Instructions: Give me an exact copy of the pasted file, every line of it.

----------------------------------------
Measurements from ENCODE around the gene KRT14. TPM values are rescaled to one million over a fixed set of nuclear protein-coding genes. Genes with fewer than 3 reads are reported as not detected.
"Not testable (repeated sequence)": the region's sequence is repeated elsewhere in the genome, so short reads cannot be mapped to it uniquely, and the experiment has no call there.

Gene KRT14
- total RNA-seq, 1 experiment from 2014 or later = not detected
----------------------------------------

Measurements from ENCODE around the gene KRT14. TPM values are rescaled to one million over a fixed set of nuclear protein-coding genes. Genes with fewer than 3 reads are reported as not detected.
"Not testable (repeated sequence)": the region's sequence is repeated elsewhere in the genome, so short reads cannot be mapped to it uniquely, and the experiment has no call there.

Gene KRT14
- total RNA-seq, 1 experiment from 2014 or later = not detected